How to create a culture of HR excellence

Congratulations to Fittleworth Medical Ltd who scooped the People Management award for SME HR initiative of the year at a ceremony at the London Hilton Tuesday night.

The award, which is sponsored by Cezanne HR, recognises the key role good HR practice can play in supporting small business growth.

Fittleworth (a home delivery company for wound care products) impressed the judges with its ground-breaking initiative to define the culture and values of the business following a period of rapid expansion.

‘The Fittleworth Way’, which was developed with input from all staff, is now firmly embedded in the business and underpins and celebrates the great things employees do every day.  The company is now planning to develop an internally-accredited training programme for care centre and customer service staff, based on the work of the project.

It’s a great example of the impact creative HR can have on the success of an SME and the way people feel about their employer.  So what can you do to push people management practices forward and create a culture of HR excellence?

 Win the support of the CEO

Business owners know they have ‘to do HR’, but they don’t always appreciate the benefits a strategic approach to HR can bring to the bottom line.  Getting the MD to see HR as an enabler and driver of growth – rather than just another business overhead – can be a real challenge, especially in the heady, early days of an SME when the focus is on growth and getting the goods or services out of the door.    If you are to gain the confidence of the CEO, you need to show a clear understanding of the challenges the business is facing and to be able to demonstrate how people processes can support the strategic direction.  Having up-to-date people data at your fingertips can help you greatly improve your influence with the leadership team.  If they can see your HR processes are providing them with information to support strategic decisions (on areas like skills needs and recruitment for example) they are much more likely to develop respect for the role HR can play in taking the business forward.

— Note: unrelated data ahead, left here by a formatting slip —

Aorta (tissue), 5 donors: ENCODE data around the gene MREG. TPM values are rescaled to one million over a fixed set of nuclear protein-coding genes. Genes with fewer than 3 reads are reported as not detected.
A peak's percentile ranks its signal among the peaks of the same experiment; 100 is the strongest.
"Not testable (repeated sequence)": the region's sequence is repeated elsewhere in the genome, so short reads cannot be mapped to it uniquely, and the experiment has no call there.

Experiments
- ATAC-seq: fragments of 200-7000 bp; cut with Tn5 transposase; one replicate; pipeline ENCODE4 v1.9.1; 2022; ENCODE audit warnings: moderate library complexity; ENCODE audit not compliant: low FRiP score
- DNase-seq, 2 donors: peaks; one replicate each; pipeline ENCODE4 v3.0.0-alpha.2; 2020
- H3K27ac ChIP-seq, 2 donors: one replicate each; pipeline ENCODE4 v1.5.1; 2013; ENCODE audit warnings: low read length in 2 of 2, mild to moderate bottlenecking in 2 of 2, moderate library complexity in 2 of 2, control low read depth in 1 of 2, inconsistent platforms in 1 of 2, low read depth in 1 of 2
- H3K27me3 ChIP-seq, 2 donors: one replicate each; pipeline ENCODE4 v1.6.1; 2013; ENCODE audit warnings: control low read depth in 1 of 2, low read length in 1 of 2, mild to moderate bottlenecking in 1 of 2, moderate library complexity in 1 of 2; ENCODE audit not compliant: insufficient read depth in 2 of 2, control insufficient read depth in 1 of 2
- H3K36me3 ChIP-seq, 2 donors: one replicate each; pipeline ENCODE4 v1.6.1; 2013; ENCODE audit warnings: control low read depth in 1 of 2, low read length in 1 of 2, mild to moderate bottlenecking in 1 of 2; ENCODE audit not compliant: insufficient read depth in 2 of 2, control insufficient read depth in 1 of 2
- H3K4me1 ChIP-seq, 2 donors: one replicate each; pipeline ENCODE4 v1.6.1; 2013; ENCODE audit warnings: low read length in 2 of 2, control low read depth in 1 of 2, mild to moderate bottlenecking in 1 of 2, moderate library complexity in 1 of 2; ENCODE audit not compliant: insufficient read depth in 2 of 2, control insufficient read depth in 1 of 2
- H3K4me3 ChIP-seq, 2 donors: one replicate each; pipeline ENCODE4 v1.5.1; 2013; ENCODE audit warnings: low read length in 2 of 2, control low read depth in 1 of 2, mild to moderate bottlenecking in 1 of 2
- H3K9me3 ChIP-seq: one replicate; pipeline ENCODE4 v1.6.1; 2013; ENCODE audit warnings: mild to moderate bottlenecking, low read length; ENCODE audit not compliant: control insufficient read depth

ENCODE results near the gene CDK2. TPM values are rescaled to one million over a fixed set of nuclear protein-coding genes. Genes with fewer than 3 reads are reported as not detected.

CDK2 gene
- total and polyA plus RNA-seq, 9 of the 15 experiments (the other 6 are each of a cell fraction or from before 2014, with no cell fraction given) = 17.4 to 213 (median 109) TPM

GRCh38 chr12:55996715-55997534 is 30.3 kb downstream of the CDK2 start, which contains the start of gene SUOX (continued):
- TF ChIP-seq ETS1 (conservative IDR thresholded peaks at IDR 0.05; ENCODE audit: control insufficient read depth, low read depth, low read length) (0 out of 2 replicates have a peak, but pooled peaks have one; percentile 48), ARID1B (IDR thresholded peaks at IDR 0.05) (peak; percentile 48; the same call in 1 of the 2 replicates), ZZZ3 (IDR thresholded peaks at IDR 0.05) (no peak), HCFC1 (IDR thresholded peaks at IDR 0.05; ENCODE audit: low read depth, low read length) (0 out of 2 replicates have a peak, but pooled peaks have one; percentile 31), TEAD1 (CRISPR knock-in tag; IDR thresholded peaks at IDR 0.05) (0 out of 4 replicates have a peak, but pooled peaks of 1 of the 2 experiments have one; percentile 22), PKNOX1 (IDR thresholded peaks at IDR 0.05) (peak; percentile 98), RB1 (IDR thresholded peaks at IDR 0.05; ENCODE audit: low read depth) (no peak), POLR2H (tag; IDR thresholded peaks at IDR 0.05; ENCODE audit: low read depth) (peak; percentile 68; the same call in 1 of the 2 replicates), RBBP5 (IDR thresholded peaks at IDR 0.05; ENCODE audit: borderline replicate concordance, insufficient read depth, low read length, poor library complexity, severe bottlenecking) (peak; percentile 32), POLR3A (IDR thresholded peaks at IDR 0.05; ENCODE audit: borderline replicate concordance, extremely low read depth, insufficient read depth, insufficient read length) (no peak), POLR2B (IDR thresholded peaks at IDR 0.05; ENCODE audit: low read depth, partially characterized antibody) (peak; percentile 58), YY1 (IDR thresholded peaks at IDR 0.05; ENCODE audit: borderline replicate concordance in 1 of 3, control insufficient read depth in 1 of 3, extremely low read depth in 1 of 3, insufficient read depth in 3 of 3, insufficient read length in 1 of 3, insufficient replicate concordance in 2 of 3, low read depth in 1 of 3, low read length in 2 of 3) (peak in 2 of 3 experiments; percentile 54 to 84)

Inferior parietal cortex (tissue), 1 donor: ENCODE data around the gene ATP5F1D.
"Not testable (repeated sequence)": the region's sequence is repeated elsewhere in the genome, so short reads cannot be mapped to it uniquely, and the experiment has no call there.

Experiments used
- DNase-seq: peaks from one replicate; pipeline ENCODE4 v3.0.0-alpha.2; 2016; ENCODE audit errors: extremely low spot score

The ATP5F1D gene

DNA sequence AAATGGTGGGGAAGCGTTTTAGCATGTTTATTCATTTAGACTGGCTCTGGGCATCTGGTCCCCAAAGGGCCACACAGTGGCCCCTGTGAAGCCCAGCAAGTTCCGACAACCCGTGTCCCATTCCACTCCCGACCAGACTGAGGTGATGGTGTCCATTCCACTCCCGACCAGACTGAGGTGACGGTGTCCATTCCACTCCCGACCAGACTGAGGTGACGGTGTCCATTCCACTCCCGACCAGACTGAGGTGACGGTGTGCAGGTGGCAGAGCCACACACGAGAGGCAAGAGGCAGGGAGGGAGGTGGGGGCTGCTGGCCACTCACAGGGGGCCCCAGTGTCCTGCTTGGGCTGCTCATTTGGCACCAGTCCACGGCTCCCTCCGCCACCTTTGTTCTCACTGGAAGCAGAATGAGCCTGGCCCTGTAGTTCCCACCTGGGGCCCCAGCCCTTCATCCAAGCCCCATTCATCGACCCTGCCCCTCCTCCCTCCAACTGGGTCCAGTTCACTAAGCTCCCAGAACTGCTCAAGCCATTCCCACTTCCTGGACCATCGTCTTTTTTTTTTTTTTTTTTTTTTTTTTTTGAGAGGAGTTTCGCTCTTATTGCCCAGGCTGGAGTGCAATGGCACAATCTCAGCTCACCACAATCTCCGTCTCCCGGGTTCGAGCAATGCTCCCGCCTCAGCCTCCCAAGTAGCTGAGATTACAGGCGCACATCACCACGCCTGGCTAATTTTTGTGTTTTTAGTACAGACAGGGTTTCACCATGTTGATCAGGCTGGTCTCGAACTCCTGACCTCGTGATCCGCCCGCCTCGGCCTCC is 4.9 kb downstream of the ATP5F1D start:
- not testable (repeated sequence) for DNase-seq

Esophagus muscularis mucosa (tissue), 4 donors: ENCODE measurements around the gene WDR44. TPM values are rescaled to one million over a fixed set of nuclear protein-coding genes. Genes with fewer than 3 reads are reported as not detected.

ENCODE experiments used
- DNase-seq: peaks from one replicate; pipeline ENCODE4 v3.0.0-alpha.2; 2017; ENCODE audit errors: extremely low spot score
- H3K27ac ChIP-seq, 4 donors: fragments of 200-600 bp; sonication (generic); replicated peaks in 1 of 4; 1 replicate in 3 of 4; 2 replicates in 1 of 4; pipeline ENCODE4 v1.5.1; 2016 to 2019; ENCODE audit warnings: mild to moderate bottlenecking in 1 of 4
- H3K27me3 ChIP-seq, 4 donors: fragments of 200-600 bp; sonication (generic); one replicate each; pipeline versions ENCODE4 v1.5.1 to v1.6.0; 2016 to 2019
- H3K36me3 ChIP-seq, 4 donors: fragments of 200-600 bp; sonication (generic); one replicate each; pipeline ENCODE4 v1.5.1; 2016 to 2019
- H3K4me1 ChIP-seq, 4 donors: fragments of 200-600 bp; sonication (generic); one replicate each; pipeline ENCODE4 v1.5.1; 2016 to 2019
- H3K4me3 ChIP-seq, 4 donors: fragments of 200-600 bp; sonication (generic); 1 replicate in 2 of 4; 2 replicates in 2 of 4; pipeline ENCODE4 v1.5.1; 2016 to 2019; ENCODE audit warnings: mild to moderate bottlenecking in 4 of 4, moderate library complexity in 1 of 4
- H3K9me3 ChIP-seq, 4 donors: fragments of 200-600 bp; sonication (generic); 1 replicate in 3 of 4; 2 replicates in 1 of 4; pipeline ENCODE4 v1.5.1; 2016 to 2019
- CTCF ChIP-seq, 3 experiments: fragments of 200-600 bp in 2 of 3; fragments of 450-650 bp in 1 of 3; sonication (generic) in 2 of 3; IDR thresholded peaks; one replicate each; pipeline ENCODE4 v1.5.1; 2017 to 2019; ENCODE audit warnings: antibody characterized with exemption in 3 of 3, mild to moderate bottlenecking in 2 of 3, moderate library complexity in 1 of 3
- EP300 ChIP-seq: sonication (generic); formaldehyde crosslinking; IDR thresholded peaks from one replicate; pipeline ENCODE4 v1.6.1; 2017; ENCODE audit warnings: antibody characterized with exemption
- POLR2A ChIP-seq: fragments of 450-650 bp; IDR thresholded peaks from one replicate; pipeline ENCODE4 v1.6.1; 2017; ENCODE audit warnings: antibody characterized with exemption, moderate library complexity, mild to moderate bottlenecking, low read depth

Know what stage the business is at

Recent research from the CIPD identifies four clear stages of growth SMEs typically go through and pinpoints the HR opportunities and challenges that are likely to arise at each stage.  The key to success is to identify what stage of transition your business is at and assess whether your current people management approach is delivering what the business needs.  In the early days, for example, SMEs still have what the CIPD defines as ‘entrepreneurial edge’.  They are typically informal with fluid structures, flexible job roles and often no formal HR person or department.  As the business becomes an ‘emerging enterprise’, it tends to adopt a slightly more formal approach.  Some policies and processes are put in place, but the business still tends to be reactive rather than strategic in its approach to things like recruitment.  The next stage is ‘consolidating organisation’ where the business strategy is planned rather than emergent and there are typically more layers of management.  In the final stage, ‘established organisation’, HR needs to become more forward-looking in order to set the business up for long term success.  Ask yourself what stage you are at – and whether your current HR approach fits the bill?